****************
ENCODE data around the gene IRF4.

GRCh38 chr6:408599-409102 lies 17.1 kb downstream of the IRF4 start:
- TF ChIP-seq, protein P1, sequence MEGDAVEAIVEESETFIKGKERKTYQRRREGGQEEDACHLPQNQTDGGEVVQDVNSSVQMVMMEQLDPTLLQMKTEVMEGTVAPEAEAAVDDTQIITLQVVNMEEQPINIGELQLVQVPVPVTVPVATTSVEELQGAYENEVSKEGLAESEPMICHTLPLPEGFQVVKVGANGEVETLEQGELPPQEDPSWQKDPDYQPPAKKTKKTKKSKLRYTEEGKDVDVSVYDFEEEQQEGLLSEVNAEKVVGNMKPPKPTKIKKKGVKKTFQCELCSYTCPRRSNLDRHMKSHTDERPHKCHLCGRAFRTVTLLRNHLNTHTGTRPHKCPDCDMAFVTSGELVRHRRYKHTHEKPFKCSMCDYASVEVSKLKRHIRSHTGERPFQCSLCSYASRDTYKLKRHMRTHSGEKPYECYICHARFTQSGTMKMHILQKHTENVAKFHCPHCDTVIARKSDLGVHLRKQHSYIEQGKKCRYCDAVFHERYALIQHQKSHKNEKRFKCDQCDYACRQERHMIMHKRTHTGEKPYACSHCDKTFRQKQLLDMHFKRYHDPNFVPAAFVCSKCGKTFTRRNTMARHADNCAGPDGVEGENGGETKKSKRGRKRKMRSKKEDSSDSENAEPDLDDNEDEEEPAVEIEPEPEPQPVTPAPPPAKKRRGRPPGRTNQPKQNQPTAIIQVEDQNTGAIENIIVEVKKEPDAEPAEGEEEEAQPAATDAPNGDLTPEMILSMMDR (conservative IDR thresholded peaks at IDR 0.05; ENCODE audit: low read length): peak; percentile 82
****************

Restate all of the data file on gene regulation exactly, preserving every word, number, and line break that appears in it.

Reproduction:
ENCODE data around the gene IRF4.

GRCh38 chr6:408599-409102 lies 17.1 kb downstream of the IRF4 start:
- TF ChIP-seq, protein P1, sequence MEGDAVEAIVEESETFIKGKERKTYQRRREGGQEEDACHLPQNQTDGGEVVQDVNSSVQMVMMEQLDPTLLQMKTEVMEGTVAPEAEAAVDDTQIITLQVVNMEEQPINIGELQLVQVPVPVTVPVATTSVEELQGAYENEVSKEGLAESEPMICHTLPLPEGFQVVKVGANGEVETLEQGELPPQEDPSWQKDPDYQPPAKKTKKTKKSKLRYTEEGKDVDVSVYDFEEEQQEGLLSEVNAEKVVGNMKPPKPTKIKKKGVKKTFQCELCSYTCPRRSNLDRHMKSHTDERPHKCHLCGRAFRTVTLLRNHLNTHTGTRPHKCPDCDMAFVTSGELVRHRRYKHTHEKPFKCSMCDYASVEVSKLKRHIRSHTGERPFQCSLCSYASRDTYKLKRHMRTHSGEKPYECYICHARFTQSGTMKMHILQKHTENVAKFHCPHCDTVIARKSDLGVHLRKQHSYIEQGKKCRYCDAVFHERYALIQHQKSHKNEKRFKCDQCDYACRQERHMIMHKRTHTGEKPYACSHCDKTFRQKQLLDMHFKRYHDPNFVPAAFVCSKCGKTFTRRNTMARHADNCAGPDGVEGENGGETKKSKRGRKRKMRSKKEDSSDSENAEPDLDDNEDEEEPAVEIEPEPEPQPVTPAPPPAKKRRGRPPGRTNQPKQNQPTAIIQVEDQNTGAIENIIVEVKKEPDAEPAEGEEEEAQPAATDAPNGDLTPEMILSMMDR (conservative IDR thresholded peaks at IDR 0.05; ENCODE audit: low read length): peak; percentile 82